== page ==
Mayor to Chicago police graduates: ‘I will have your back’

Mayor Brandon Johnson on Monday assured 261 new police officers, "I will have your back" — and the rookies applauded when their mayor declared: "If you don’t live in the city of Chicago, you don’t have a right to talk about the city of Chicago."

Presiding over his first police graduation ceremony, Johnson thanked the new officers for answering the call to serve and protect in what he called "some of the most difficult political times our city has ever experienced."

"Know as your mayor, as your brother, I’m here to build the type of coalition that generations to come will marvel because this will be the generation that stared into the eyes of the divisive nature that’s been created by political forces that do not want the city of Chicago to succeed. But this is the freakin’ city of Chicago. The best city in the world and no one — no one — will come before us," Johnson told the graduates in the grand ballroom at Navy Pier.

"If we’re gonna have a society that we all can be proud of and a society we can raise our families in, it’s gonna take all of us. No one can sit on the sidelines. And let me make this emphatically clear: If you don’t live in Chicago, you don’t have a right to talk about the city of Chicago."

Johnson did not identify those nay-saying non-residents. He didn’t have to.

Even after yet another violent Chicago weekend, with 10 fatal shootings and 36 wounded, the graduates declared by their applause that many of them, too, may be sick and tired of hearing and reading about what’s wrong with their city.

Johnson spent the entire mayoral campaign distancing himself from his history of supporting the concept of defunding the police and denying that he planned to cut "one penny" from CPD’s $1.94 billion budget.


Ultimately, Johnson vowed to cut $150 million from the police budget and re-invest the savings in CPD by promoting 200 detectives, improving officer wellness and speeding compliance with a federal consent decree.

During Monday’s graduation, Johnson told the newly-minted officers that their "commitment to the principles of justice and fairness" and to protecting Chicago neighborhoods is the "soul of Chicago" that he talked so much about in his inaugural address.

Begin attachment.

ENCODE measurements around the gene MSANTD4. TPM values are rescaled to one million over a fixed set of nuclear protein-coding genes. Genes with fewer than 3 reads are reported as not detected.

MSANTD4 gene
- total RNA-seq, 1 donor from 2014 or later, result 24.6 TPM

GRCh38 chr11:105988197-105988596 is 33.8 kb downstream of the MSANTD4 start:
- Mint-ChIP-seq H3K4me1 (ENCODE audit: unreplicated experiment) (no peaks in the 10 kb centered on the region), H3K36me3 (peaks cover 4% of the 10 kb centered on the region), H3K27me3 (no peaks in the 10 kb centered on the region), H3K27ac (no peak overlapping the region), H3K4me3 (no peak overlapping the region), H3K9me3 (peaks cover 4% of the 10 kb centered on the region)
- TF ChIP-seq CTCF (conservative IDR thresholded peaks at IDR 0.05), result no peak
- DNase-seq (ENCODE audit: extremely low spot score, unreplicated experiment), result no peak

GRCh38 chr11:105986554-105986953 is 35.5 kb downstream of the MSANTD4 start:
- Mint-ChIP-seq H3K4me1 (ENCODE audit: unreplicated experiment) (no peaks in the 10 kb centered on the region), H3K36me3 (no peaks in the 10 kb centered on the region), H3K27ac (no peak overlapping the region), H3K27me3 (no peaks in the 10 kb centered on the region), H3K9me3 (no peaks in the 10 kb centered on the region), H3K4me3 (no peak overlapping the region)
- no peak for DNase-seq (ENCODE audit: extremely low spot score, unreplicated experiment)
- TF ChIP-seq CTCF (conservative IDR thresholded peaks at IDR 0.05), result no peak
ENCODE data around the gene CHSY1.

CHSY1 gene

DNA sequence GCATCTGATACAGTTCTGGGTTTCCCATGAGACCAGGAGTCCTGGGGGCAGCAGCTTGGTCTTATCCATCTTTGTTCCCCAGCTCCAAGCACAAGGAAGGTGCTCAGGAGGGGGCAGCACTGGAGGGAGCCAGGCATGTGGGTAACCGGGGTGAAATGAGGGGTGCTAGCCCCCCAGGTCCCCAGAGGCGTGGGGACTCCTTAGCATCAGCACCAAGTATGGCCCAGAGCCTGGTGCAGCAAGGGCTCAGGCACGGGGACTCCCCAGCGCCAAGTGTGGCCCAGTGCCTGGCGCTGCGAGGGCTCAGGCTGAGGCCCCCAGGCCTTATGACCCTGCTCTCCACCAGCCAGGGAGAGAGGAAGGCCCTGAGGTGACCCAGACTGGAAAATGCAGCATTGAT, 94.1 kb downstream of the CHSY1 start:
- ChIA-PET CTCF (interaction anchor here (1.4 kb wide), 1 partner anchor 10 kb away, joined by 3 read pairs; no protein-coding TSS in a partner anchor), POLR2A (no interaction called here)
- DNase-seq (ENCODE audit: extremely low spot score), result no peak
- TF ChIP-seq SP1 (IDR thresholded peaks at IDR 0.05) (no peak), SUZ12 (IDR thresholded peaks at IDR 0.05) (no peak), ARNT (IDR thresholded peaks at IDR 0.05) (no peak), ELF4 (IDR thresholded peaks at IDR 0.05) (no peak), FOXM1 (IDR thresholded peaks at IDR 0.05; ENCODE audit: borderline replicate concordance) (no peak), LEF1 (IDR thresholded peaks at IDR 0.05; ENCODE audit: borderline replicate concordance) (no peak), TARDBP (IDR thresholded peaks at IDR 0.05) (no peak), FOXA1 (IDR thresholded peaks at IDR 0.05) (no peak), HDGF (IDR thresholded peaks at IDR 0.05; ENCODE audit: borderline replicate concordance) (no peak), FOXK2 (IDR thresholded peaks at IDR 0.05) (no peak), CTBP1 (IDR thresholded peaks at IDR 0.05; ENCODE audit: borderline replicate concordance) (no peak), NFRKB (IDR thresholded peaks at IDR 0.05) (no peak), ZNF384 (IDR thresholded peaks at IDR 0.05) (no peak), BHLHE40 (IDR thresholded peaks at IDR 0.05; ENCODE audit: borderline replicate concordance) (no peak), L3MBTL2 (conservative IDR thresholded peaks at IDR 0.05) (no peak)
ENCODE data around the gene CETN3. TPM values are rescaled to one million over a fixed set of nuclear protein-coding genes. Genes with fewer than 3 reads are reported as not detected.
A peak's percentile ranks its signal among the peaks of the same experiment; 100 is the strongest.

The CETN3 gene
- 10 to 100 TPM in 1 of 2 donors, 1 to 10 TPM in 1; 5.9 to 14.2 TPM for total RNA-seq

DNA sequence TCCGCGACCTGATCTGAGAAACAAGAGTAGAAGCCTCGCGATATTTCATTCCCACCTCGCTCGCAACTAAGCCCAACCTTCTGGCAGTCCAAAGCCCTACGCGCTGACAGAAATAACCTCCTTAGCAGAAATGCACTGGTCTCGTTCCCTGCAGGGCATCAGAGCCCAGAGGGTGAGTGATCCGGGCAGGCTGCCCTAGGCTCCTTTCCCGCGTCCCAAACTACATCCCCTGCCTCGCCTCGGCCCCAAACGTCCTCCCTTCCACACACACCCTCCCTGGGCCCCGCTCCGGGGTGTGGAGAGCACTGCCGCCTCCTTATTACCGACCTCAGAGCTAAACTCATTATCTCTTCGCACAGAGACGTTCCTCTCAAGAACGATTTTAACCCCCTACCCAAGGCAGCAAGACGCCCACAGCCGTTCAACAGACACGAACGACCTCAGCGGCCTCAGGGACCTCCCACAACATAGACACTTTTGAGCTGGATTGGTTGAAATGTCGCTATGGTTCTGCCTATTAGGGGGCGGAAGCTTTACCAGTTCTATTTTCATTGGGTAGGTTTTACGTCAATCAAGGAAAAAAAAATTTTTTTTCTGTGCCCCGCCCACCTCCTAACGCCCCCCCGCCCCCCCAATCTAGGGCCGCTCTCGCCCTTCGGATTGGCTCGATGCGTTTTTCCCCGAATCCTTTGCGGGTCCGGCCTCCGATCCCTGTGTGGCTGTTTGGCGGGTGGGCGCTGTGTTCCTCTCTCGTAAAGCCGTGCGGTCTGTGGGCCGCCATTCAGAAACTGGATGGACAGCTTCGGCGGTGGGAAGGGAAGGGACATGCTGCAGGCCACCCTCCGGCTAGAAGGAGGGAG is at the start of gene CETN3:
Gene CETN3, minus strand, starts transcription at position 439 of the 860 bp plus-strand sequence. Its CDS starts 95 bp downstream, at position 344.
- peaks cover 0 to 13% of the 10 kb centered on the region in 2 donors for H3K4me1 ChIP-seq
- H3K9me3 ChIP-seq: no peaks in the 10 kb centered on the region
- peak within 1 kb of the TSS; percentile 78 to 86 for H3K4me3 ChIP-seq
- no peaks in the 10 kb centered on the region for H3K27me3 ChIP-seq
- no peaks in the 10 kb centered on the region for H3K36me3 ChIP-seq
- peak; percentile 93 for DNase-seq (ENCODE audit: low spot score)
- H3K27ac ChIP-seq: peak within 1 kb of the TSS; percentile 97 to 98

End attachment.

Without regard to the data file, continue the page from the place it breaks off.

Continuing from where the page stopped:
"This duty will require an immense amount of courage, bravery, resilience, compassion empathy. But you have it. You have it deep down in your soul and that’s why you are here today. The people of Chicago want that from our Police Department. Better, stronger, safer communities deserve better relationships with the very people who are prepared to serve and protect. Chicagoans want to trust the Police Department," he said.

"When you show up on some of the most difficult days, the most vulnerable moments, you’ll be there building this trust and respect. This trust and respect … will help you, too. … Your ability to make bonds with communities that have been disinvested in over the course of decades is critical to your service."

Vanquished mayoral challenger Paul Vallas was endorsed by the Fraternal Order of Police. FOP President John Catanzara went so far as to warn during the campaign that Johnson’s election would pave the way for "an exodus like we’ve never seen before" with as many as 1,000 officers leaving CPD.

But, Johnson was apparently determined to convince the graduates they have no reason to fear or flee. They will have the support they need from City Hall.

"Let me state it here and now I’m committed to working with the Chicago Police Department and the full force of government to ensure that the city of Chicago has everything that it needs to thrive. Whether it’s the faith community, the business community [or] every single agency that I have jurisdiction over. I will have your back to ensure that the city we all love has everything that it deserves," he said.

Monday was also the first graduation ceremony for Interim Police Supt. Fred Waller, whose appointment sent a message to demoralized, overworked and under-appreciated officers who have been retiring in droves.

Waller told the 261-member graduating class — nearly one-third of them women, 74% persons of color — that they represent "the hope in Chicago."

"In fact, I’m reminded of a quote from Roman historian Tacitus. He once wrote, ‘In valor, there is hope.’ In you — in your decision to serve, in your vow to protect — there is valor and there is hope. All of you give me hope," Waller said.

"Your courage and your commitment is proof in your belief in the city of Chicago. Don’t ever lose that — even when it seems as if the work we do is in vain. Trust me, it’s not."